Lecture | Are We Still Prisoners of Shangri-la? Orientalism, Internal Orientalism and the Internalization of Orientalism

Lecture Information:

Speaker: Shen Weirong (沈卫荣)

Host: Lu Yang (陆扬)

Theme: Are We Still Prisoners of Shangri-la? Orientalism, Internal Orientalism and the Internalization of Orientalism

Time: 19:00 – 20:30

Date: December 11 (Wednesday), 2019

Venue: Room B101, Second Gymnasium, Yenching Academy, Peking University

Language: English


Shangri-la was originally a colonialist utopia created by James Hilton in his best-seller novel Lost Horizon in 1933. It was a place of imagination, hidden away in a region no one had previously known about and that no one could find except by accident. However, across the last three decades, Shangri-la was gradually adopted as a synonym for Tibet and transformed into a post-modern utopia, or rather a spiritual supermarket in the western world. As Shangri-la, Tibet symbolizes everything good that we currently long for, such as environmental protection, non-violence, human rights, spiritual enlightenment, equality of men and women, etc.. Accordingly, our great enthusiasm for Tibet provides little benefit to the real Tibet; in truth, we are merely fighting for an imagined utopia outside of time and space. Thus, we are all prisoners of Shangri-la.

In 2001, the Chinese government announced that the precise location of Shangri-la was in Zhongdian County, Yunnan. Since then, the Sino-Tibetan borderlands in Yunnan, Sichuan, Gansu, Qinghai, and the Tibet autonomous region have been the sites of numerous state projects of tourism development and nature conservation. In the meantime, thousands and millions of Han Chinese people have become entranced by Tibet and Tibetan Buddhism. They consider Tibet as the last pure land on earth and seek spiritual purification and enlightenment by following Tibetan lamas and making pilgrimages to Tibet. Although Tibet is physically easy accessible nowadays, it has become more spiritual than ever to Han Chinese. These individuals are not only prisoners of Shangri-la themselves, but also make great effort to turn this colonist utopiain to reality.

The Tibetan people did not play any part in the creation of Shangri-la, a Christian theocratic and colonist utopia. The Tibetans once considered their own snow land as a pure land blessed by Bodhisattva Avalokitesvara, and sought a means of reaching Shambhala, a hidden heaven reserved only for realized Buddhist practitioners. Now, however, in the age of globalization, they have begun to embrace the myth of Shangri-la and internalize all the great qualities of this imagined utopia of western orientalism for the sake of constructing and performing the identity of Tibet and Tibetan religious traditions. Hence, Tibetans are inventing their traditions based on the myth of Shangri-la and thereby becoming prisoners of Shangri-la.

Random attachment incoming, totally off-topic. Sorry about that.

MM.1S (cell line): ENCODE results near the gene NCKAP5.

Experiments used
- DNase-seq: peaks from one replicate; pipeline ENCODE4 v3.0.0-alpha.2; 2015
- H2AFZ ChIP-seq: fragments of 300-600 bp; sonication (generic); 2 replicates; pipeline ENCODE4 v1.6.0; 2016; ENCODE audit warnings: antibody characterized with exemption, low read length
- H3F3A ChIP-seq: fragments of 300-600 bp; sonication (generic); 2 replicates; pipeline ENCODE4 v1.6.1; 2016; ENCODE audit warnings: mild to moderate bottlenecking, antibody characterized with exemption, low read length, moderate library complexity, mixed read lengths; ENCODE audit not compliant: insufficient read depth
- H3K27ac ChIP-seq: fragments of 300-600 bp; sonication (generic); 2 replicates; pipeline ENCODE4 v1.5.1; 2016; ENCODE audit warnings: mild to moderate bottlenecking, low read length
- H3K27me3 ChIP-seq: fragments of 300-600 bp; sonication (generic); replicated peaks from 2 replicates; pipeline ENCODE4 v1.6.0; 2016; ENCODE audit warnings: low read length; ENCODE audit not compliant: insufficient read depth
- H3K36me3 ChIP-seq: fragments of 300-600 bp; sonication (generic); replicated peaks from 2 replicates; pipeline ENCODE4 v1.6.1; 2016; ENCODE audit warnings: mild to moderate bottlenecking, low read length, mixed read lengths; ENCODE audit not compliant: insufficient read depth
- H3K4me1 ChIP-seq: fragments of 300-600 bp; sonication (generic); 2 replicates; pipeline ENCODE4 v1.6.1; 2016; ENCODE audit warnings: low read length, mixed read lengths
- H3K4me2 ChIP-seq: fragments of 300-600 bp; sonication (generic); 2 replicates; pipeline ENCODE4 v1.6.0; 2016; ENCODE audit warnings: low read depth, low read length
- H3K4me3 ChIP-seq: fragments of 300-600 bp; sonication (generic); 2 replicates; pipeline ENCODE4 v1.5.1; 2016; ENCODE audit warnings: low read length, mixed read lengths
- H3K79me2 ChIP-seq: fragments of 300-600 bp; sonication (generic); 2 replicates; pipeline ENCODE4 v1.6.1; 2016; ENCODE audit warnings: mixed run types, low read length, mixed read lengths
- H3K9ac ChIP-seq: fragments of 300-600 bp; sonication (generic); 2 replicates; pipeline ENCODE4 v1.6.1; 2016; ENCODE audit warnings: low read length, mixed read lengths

Shen Weirong is a Professor of Tibetan and Buddhist Studies at the Institute for Advanced Study of Humanism and Social Sciences in Tsinghua University, China. His research focuses on Tibetan Buddhist history and the history of the spread of Tibetan tantric Buddhism in Central Eurasia and China from the twelfth through the sixteenth centuries. He received his Ph.D for Central Asian Philology at Bonn University, Bonn, with his dissertation Leben und historische Bedeutung des ersten Dalai Lama dGe ’dun grub pa dpal bzang po (1391-1474)--- Ein Beitrag zur Geschichte der dGe lugs pa-Schule und der Institution der Dalai Lama (Monumenta Serica Monograph Series XLIX, P. 1-476, ISBN 3-8050-0469-9, Styler Verlag, Institut Monometa Serica, St. Augustin, Germany, 2002). His recent publications include Philological Studies of Tibetan Buddhism and History (Shanghaiguji chubanshe, 2010); Imaging Tibet (Beijing Normal University Press, 2015); Text and History: The Making of Tibetan Buddhist Historical Narratives and the Construction of Sino-Tibetan Buddhist Studies (Peking University Press, and China Tibetology Publishing House, 2015).

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